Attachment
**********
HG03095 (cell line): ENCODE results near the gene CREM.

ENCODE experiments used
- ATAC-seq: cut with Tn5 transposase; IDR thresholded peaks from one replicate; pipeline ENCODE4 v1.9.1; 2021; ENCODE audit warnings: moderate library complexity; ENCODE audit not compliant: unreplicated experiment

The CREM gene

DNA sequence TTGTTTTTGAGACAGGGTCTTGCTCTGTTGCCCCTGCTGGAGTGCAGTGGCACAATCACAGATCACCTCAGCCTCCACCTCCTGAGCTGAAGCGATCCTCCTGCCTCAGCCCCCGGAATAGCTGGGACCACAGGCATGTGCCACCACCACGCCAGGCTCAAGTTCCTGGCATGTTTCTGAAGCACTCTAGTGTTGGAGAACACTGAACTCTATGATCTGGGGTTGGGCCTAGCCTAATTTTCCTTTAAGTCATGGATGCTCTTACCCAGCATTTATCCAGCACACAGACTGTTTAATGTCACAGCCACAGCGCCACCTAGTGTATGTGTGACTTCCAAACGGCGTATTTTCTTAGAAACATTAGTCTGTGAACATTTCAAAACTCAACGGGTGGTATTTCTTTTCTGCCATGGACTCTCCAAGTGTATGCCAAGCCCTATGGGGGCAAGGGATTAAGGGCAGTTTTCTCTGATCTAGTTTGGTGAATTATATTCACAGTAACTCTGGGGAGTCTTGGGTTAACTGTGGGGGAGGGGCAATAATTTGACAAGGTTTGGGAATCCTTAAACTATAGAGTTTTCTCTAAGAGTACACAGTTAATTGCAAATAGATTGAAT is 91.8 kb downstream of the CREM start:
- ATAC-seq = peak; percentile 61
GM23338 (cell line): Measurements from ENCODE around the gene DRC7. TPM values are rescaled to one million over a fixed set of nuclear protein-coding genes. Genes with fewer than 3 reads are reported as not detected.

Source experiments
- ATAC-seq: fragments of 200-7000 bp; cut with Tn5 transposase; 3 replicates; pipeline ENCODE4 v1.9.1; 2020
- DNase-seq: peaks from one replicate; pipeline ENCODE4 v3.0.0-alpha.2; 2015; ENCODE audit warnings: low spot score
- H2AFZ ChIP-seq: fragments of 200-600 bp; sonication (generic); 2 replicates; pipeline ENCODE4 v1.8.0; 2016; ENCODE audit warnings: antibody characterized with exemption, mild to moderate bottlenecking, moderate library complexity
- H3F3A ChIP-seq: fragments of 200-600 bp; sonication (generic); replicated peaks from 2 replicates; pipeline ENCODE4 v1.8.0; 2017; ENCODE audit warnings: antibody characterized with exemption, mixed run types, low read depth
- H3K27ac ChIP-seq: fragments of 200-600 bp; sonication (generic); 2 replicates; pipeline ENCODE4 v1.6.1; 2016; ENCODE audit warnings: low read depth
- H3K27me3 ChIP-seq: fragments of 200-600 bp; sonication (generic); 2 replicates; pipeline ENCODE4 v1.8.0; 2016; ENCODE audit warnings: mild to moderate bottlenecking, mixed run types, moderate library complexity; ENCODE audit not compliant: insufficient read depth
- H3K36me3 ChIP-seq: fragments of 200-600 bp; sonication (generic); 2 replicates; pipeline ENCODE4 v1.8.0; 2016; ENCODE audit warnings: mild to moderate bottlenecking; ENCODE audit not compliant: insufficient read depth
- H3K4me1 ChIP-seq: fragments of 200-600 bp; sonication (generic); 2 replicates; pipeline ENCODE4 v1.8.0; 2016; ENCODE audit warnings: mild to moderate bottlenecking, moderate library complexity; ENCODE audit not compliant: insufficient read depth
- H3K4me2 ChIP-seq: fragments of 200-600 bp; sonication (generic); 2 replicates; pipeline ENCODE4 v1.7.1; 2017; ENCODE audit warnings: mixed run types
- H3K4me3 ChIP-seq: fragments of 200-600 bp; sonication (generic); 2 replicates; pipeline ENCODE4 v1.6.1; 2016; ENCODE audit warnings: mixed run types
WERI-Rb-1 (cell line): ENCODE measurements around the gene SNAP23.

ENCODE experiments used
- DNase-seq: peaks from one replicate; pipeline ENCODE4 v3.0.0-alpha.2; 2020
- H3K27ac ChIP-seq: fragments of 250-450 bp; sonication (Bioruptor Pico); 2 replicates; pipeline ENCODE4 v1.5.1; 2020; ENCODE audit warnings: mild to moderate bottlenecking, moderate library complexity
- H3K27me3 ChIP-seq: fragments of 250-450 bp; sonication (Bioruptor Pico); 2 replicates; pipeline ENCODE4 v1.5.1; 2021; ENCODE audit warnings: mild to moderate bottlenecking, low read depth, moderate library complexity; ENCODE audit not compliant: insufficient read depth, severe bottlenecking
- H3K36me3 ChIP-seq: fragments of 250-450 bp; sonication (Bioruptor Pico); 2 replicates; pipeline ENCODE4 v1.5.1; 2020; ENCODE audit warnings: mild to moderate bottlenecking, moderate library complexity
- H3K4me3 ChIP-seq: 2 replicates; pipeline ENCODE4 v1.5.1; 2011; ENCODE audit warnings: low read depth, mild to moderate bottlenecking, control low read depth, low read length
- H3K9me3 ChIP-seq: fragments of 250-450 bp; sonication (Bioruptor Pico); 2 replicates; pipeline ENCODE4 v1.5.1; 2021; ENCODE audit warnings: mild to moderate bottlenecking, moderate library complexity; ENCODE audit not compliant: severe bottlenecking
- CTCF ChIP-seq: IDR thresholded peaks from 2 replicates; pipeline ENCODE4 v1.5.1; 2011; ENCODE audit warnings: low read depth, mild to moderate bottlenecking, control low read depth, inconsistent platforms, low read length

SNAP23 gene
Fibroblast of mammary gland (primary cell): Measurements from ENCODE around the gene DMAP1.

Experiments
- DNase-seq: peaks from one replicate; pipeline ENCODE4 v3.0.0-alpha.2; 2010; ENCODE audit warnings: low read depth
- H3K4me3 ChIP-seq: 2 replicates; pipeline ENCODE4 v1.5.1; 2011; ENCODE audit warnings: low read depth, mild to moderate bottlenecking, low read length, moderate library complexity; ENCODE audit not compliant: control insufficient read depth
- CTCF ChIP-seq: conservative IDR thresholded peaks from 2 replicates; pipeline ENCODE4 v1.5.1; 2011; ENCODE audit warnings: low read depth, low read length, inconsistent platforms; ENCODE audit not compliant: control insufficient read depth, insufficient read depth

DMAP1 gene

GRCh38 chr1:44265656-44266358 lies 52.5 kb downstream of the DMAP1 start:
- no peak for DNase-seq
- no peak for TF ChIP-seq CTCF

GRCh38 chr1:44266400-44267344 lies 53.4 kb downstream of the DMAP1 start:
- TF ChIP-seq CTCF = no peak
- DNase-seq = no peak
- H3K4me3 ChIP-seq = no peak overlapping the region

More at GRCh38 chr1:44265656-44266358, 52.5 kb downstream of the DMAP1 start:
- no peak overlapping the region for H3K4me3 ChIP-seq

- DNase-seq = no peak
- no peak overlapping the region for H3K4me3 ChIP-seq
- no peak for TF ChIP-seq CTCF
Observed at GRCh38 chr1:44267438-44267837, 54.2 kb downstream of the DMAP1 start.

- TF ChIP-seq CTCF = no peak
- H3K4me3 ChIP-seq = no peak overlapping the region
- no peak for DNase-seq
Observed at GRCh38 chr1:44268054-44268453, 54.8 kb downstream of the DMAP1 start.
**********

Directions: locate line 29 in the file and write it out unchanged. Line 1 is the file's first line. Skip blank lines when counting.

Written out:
Fibroblast of mammary gland (primary cell): Measurements from ENCODE around the gene DMAP1.